Fast Forwarding Through Reverse Engineering

July 24, 2018

This weekend I spent a good portion of my Saturday attempting to creatively wrestle the overly muscled bull that is Adobe After Effects.

Before I get into the nitty gritty details of what that looked like, here’s a quick behind-the-scenes look at how I approached the process. Let me start by saying that learning new creative programs is hard. Not like “Sisyphus and the boulder” hard, but a challenge. For me, accruing this sort of knowledge usually looks something like:

  1. Watch three to five scattered minutes of a 12-minute tutorial.
  2. Decide (wrongly) that I’ve learned enough to go on and I’ll learn more in practice than by watching videos (truthfully).
  3. Open a new document and spend 15 to 20 minutes figuring out what words mean.
  4. Toggle various effects and layers ad nauseam trying to figure out what they do.
  5. Get frustrated with the program.
  6. Get frustrated with myself.
  7. Watch more tutorials.

The process outlined above usually lasts anywhere between six to 10 hours, depending on the day and complexity of the program.

Now, in the world of programs that are inherently challenging to familiarize oneself with, the Adobe Creative suite of applications is particularly cumbersome to wrap one’s head around. Moving between the primary three programs that comprise my everyday experience (Illustrator, InDesign and Photoshop), there are enough structural and linguistic similarities that even someone largely unfamiliar with their capabilities could navigate the gently undulating landscape. The primary reason for that heightened accessibility is that the creative byproduct of using these programs usually follow a similar structure (warning: wild oversimplification ahead). By and large, the materials that I produce in those three programs involve mostly static, two-dimensional images complemented by a heaping portion of typesetting with a little interactivity sprinkled throughout for good measure.

After Effects is a horse of an (almost) entirely different color. It takes the qualities of the previous programs and applies not only dimension to them, but also time and motion. There are still quite a few crossover terms that help when I’m in bearing-setting mode, but the introduction of these new temporal and kinetic concerns necessitates the existence of quite a few new words and icons. That being said, learning a new program like this doesn’t mean relying exclusively on skill or pre-existing familiarity with the suite at large, but requires a simple (but intensive) investment of time and energy.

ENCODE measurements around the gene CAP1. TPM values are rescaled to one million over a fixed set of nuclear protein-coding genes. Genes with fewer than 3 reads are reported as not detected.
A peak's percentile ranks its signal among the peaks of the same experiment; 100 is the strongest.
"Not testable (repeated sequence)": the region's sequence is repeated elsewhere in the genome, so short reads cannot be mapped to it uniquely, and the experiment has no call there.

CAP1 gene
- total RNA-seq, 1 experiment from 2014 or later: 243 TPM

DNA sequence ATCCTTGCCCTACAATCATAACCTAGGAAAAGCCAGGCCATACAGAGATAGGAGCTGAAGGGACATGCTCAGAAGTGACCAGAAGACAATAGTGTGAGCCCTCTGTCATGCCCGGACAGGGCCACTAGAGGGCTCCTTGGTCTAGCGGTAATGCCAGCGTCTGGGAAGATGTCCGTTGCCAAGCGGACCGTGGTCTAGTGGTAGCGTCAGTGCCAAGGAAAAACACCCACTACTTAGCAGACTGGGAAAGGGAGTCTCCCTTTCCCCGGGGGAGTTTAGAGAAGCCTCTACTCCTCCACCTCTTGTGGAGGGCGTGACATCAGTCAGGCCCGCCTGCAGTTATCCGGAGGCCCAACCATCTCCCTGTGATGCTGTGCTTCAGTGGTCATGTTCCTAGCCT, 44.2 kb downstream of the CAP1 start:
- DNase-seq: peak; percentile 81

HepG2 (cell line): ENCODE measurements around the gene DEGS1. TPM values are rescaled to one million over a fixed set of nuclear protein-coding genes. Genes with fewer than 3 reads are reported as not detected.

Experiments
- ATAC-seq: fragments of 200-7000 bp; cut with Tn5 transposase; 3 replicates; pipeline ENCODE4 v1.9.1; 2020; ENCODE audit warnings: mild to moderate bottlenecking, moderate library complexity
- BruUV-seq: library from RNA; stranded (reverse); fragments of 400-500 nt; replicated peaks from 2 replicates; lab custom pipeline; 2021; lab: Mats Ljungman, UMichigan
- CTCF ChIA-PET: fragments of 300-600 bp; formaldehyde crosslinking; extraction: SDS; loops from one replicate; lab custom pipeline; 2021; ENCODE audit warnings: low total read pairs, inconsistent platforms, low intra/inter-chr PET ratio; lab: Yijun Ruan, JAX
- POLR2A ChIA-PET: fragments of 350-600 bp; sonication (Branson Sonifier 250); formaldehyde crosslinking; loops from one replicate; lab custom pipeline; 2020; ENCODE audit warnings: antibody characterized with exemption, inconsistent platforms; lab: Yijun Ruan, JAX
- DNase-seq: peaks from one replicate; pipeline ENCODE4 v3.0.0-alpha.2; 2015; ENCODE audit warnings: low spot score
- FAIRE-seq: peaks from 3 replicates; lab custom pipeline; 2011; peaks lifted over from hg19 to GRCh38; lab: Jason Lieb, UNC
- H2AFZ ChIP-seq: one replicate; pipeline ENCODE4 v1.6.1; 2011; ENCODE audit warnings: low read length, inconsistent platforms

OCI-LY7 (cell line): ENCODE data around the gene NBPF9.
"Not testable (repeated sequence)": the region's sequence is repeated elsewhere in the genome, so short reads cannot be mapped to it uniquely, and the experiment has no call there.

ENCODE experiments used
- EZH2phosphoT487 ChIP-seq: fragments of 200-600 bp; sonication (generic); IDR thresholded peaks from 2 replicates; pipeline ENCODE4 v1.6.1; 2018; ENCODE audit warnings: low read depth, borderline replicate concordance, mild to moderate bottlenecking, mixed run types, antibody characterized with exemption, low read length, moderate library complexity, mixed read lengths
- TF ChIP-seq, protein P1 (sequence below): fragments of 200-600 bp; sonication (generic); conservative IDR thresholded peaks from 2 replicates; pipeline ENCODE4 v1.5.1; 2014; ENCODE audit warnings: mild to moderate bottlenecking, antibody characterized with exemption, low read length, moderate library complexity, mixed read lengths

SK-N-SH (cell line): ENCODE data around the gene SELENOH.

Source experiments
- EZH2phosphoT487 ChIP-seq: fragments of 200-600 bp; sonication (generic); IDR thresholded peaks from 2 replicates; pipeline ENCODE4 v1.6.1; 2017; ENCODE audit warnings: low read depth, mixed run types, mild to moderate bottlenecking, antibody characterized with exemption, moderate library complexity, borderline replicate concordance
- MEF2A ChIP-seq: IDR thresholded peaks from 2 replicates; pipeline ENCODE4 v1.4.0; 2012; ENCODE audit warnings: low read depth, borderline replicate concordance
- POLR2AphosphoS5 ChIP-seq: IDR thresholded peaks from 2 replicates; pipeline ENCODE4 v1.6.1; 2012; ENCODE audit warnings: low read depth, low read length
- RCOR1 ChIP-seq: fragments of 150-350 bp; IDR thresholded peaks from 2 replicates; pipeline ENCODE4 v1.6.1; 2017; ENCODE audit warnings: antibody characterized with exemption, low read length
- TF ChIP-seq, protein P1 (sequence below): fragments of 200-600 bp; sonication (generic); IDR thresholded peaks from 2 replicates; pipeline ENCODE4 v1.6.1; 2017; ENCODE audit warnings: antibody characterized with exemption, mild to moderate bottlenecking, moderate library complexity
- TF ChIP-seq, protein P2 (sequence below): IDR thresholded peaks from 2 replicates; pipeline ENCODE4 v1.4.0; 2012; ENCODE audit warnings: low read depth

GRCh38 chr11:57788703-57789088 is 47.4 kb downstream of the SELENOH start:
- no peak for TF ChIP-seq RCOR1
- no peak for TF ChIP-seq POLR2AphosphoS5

Having dabbled a little bit in After Effects previously, I knew something of what I was getting myself into. That is to say: I knew I didn’t know much. So, in favor of working smarter rather than harder, I figured I would set myself up for success by starting with a relatively simple project and use (if I could find one that I liked) an existing template or rendering to help fill in some of the many gaps that existed in my knowledge base.

Easy enough, right? Well, sort of.

Deciding on the project was easy enough. We’re currently working on a Medicare event series with our friends at Blue Cross and Blue Shield of Minnesota with the goal of encouraging seniors to get out with their friends or partners and experience the opportunities that our fine state affords to make a healthy difference in their next chapter. I had the opportunity to create the logo for this series and I figured this might be a good chance to add a bit of motion to it and (hopefully) elevate it to new creative heights in the process.

Finding the proper logo animation proved challenging. There are plenty available so quantity wasn’t an issue. But whenever you’re hoping to find the perfect solution on the creative grocery store shelf, you’ll likely run into issues of quality. After 30 to 40 minutes of searching, I found a logo sting animation that I thought would fit the bill.

Let the hours of toil begin.

Having the preexisting template to work off of proved immediately invaluable. It instantly compensated for my lack of knowledge with the program and gave me the perfect platform to reverse engineer what the initial development process might have looked like. Additionally, it gave me significant context to the obtuse and unfamiliar terminology and allowed me to toggle to my heart’s content without fear of undoing all of my progress or pushing something too far in any direction.

The video at the top of this post is the final product of Saturday’s efforts. It’s not the most elegant logo animation ever created, but it accomplishes what I had hoped and I now feel more confident as I continue to approach the dubious task of unraveling the mysteries of Adobe After Effects.